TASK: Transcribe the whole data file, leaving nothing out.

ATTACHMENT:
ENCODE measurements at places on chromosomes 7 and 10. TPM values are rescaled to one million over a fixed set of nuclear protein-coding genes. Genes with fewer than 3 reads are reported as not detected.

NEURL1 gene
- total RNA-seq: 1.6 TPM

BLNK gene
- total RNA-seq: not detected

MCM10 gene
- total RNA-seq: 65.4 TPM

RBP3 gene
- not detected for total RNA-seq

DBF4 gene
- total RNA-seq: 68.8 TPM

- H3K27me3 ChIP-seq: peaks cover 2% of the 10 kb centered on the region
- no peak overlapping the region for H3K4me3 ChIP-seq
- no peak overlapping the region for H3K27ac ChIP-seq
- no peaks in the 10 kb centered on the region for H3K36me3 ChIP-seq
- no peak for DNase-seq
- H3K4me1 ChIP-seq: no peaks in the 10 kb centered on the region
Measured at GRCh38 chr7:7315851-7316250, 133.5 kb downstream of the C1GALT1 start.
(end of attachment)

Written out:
ENCODE measurements at places on chromosomes 7 and 10. TPM values are rescaled to one million over a fixed set of nuclear protein-coding genes. Genes with fewer than 3 reads are reported as not detected.

NEURL1 gene
- total RNA-seq: 1.6 TPM

BLNK gene
- total RNA-seq: not detected

MCM10 gene
- total RNA-seq: 65.4 TPM

RBP3 gene
- not detected for total RNA-seq

DBF4 gene
- total RNA-seq: 68.8 TPM

- H3K27me3 ChIP-seq: peaks cover 2% of the 10 kb centered on the region
- no peak overlapping the region for H3K4me3 ChIP-seq
- no peak overlapping the region for H3K27ac ChIP-seq
- no peaks in the 10 kb centered on the region for H3K36me3 ChIP-seq
- no peak for DNase-seq
- H3K4me1 ChIP-seq: no peaks in the 10 kb centered on the region
Measured at GRCh38 chr7:7315851-7316250, 133.5 kb downstream of the C1GALT1 start.